Both the stories of King David and Habakkuk teach us that we can be joyful and thankful when bad things happen to us; that is what mature faith looks like. We can be joyful and thankful, not only “because of” good things but also “in spite of” bad things. How can we be joyful and thankful when things are bad? The answer is in the gospel text we read today; because we trust that God will take care of us. And this kind of trust requires mature faith. Think of when we were children. When our fathers came home from work, our joy depended on whether they brought something good or not (my favorite was ice-cream). That’s because we were young and immature. But now that we are adults, we are happy just because our spouses or partners came home safely. This is maturity. Our relationship with God is the same; when our faith is immature, we are only happy and thankful when we receive good things, but when we are mature, we can be happy and thankful even when we don’t receive good things, or things that we want. Because we trust God completely, we don’t worry about every little thing, and we can just appreciate the gift of our relationship with God without expecting anything. Having God in our lives and being loved by God can be enough to bring us joy. Last week, I mentioned the name John Wesley, our Methodist father. His last words before he died were, “The best of all, indeed, is that God is with us”. I also read to you a psalm that King David wrote in his old age, Psalm 131, where he says, “O Lord, my heart is not lifted up, my eyes are not raised too high; I do not occupy myself with things too great and too marvelous for me. 2 But I have calmed and quieted my soul, like a weaned child with its mother”. This is what happens when our faith matures. Our soul experiences peace, we don’t fret over small things in life, and we are able to say, “God, you are enough for me”. As we have read in today’s gospel text, God already knows what we need, so we can just trust God and not worry about mundane things.
This is a repeat, but how can we achieve this kind of mature faith and strong trust in God? By maintaining an intimate relationship with God. I have said, think of our relationship with God as the same as our relationship with friends, and learn from it. The process of building an intimate relationship includes spending a lot of time together, both talking and listening (we know the importance of being a good listener in our human relationships, and it’s the same with God), and letting ourselves gradually resemble God as a result of the relationship (remember, when we build a relationship with someone, we gradually resemble each other). I kept saying “to be continued…” concerning the details of how to build an intimate relationship with God; but today I will teach you one type of prayer that is especially good for developing a strong trust in God and will lead to peace of mind, joy, and thankfulness. This prayer is called silent prayer. Silent prayer is not about praying silently in our head. The practice of silent prayer involves shutting down our thoughts and mind as well as our mouth. In any kind of meditation, you will hear leaders say, “Empty your mind”; this is what silent prayer is about. We empty our thoughts and mind, and even our senses so we can experience the presence of God. Close your eyes in silence and imagine yourself floating in the middle of a big ocean. All the waters and air around you are God’s presence. Just chill and hang in the presence of God, and you will experience peace, and become more trusting. You will be able to understand King David’s words, “My soul is like a weaned child with its mother”.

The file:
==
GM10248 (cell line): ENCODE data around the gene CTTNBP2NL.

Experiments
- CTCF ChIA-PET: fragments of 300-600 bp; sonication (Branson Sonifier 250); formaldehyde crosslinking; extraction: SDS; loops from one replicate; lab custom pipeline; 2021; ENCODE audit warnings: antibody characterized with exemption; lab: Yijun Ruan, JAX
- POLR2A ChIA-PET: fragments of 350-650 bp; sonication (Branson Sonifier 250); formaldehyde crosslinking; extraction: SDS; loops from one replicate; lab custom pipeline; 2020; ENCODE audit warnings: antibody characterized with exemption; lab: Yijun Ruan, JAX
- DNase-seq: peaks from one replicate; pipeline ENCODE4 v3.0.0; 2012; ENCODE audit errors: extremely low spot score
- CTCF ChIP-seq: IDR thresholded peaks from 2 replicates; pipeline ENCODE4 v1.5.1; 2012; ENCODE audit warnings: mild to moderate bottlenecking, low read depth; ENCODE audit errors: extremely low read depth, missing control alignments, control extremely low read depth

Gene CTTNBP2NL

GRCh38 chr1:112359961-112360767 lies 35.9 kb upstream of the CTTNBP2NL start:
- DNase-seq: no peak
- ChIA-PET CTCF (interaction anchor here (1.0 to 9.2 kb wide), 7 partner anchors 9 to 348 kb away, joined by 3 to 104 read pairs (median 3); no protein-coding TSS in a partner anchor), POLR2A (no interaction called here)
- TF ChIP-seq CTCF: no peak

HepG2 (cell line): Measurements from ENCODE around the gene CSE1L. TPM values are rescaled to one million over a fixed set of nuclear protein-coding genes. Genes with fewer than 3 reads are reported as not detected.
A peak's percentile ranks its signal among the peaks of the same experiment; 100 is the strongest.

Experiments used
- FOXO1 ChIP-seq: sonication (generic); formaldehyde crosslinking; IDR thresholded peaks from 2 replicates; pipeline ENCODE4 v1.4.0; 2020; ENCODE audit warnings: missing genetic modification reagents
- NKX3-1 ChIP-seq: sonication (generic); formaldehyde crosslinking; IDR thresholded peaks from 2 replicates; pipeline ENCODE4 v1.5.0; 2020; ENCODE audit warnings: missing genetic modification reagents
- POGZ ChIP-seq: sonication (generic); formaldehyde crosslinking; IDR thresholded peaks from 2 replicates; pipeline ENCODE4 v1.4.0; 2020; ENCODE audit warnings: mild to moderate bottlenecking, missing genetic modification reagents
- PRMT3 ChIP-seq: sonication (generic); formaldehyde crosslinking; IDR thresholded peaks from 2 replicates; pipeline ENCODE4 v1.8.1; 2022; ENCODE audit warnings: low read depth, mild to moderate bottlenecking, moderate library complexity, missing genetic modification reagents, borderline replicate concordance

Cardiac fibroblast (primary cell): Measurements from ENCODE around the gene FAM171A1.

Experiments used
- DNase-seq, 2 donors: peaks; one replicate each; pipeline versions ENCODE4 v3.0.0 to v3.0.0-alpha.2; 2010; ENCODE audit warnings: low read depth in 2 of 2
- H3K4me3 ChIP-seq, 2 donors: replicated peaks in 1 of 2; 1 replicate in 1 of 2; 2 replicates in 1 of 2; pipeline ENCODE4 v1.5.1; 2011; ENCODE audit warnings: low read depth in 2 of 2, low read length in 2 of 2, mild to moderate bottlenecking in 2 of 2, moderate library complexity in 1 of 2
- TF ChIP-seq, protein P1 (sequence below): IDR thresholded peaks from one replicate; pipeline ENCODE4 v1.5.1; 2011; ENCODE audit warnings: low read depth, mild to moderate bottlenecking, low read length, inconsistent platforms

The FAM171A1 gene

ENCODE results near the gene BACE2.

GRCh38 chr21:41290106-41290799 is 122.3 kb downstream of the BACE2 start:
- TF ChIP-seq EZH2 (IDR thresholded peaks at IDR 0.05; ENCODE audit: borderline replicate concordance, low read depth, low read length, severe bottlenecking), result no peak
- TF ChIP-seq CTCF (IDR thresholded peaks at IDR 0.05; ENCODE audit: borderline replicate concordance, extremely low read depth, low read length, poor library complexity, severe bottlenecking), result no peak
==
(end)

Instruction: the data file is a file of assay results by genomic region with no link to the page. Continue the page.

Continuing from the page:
So as a conclusion, I pray that we will be able to maintain an intimate relationship with God, become more trusting as a result, and be joyful and thankful no matter what God gives or doesn’t give us. Praise be to God our creator, parent, and friend for the love and relationship we share. Amen.
Rev. Sunny Kim